Some climate scientists claim it’s already too late, but there were plenty of Americans in 1942 who thought it was too late for the U.S. to have an important impact on the outcome of WWII. But I think of Tom Brokaw’s The Greatest Generation and I read in the Washington Post, “Coming on the heels of the Great Depression, when millions could find no work and a terrible malaise gripped the land, the war shook the U.S. out of its lethargy and put it on the move physically, emotionally, socially, and above all, economically.
“In big cities, factories that previously turned out gleaming automobiles or appliances operated on triple shifts to make airplane engines, troop carriers, tanks, bombers, and guns. People planted ‘victory gardens’ in their back yards. Boys and girls enthusiastically brought pocket change to school to buy stamps that would collectively purchase war bonds.”
The nation was unified and committed. The war on climate change needs that kind of common purpose. President Biden’s Build Back Better plan includes $550 billion to transition the country to clean, renewable sources of energy. “Without those actions,” according to the Associated Press, “Greenhouse gasses with emissions of net zero by 2050 can’t be achieved, which will trigger a cascade of devastating effects.”
Can this nation find enough unity? I’d like to think so, but it’s awfully hard to be optimistic.
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The Rest is Still Unwritten
by John Colclasure of Lexington
Senior moments aren’t just for seniors. Experts say those little mental glitches affect everyone at all ages and are more likely to impact people when they are tired or stressed out. Maybe that is what happened to me when I penned last week’s classic. Many of our readers have since questioned me about that article. In case some of you haven’t forgiven me, let me assure you that I had intended to submit an updated version entitled “Will Gas Prices Restore Mainstreet America” that was still relevant and instead I sent Laurie the original from 2008. Again my fault and I’m sorry. I could say that I was still ankle deep in water but that is no longer the case and when one presses the send button that is what this laptop does.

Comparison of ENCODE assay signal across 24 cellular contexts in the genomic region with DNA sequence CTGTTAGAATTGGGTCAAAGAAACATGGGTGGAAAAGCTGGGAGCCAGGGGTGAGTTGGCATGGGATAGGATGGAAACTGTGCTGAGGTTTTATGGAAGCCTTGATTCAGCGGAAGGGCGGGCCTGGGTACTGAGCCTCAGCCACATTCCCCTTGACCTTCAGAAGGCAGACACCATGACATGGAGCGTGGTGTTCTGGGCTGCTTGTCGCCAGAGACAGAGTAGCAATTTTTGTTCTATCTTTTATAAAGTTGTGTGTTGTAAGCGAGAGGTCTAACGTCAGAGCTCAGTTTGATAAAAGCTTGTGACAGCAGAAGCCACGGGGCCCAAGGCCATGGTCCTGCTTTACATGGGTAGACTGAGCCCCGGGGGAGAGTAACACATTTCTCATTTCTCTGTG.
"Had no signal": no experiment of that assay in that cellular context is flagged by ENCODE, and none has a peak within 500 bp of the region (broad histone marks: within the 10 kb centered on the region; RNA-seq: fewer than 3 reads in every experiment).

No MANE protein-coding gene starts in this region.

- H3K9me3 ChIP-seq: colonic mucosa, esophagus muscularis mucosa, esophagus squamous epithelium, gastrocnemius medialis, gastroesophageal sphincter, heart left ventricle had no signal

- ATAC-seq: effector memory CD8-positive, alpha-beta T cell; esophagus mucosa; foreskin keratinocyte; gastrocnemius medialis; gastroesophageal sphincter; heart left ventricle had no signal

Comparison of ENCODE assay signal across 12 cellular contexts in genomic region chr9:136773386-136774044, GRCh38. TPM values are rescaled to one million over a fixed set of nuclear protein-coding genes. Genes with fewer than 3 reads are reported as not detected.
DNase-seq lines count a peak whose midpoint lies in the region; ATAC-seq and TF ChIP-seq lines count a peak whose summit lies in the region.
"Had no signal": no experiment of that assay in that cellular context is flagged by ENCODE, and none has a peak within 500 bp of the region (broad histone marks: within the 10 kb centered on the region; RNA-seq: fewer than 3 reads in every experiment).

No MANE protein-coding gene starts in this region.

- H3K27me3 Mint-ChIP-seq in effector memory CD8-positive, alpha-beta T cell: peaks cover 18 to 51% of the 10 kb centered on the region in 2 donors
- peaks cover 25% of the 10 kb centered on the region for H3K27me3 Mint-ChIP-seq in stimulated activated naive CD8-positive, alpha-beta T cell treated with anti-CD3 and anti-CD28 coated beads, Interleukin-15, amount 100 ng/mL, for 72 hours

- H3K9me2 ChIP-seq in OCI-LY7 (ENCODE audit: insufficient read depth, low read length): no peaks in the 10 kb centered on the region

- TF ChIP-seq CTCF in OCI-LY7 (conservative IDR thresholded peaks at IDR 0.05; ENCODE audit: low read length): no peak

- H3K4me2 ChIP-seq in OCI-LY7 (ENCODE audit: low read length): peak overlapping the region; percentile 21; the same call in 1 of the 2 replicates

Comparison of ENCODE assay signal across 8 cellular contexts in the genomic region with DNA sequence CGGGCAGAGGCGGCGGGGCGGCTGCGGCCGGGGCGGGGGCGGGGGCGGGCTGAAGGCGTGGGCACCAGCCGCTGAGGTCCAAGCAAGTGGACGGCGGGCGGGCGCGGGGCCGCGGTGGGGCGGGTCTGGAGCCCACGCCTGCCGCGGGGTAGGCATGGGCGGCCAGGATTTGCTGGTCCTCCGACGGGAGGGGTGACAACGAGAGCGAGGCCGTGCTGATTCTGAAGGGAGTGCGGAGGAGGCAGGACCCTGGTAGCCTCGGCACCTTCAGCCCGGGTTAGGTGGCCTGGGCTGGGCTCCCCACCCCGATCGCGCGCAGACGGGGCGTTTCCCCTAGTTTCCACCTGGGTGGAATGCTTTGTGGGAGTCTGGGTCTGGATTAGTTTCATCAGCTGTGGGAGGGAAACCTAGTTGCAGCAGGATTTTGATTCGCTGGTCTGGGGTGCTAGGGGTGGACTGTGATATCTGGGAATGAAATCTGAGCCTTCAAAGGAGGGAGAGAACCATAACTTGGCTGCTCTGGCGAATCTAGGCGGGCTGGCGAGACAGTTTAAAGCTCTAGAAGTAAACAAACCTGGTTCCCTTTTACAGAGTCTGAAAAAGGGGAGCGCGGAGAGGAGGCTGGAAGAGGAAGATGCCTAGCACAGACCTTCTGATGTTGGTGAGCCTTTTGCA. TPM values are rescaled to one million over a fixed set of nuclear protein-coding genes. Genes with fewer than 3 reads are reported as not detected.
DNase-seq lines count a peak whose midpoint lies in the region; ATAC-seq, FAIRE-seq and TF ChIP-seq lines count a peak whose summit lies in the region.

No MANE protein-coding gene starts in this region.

Needless-to-say it did lead to this week’s classic. “Forgetful Moments.” It seems that I have been more forgetful lately than before the flood of our basement on December 28, 2015. Cite an example you might ask. Why, just the other morning I positioned my orange juice at twelve o’clock and the coffee cup at three o’clock, something I have rigidly done since my eyesight began diminishing. Step two is routinely putting one packet of Spenda into the coffee cup and then adding several spoonfuls of Coffee-Mate. Except I poured the mixture into the orange juice instead of the coffee cup. UGH!
Mrs. C always tells me that I just have too much on my mind and not to fret about it. But it does irritate me. I have significantly cut back on my schedule and we’ll just wait and see. So much so that once I went to Advocate Bro-Menn for blood work and parked on the third deck as is my habit. After completing the blood test I returned and could not find my truck on the third deck. The truck wasn’t on the 2nd deck either. I promptly returned to the hospital and was preparing to contact the police department and report my truck stolen. Reached into my pocket and found my keys to Mrs. C’s car. I had driven the car!!!! UGH. Folks I have done this more than once. Hopefully, with Mrs. C. doing most of the driving, I no longer will misplace whatever I drive. Here are a couple of other moments, but not attributed to me: The pipe underneath the sink was leaking so I placed a bucket to catch all the water. When the bucket was full I emptied it out into the same sink! Then there are those times when refilling the gas tank on your car or truck and you must pay the cashier/attendant prior to gassing up. You dutifully hand the cashier/attendant a two twenty dollar bills and return to your truck and drive off without filling up and leaving your sunglasses behind.
Whether you are going up or down stairs; getting something out of or putting into the fridge or going to the mail box twice in one day may simply be just too much stress and has nothing to do with the aging process.
Till next time…john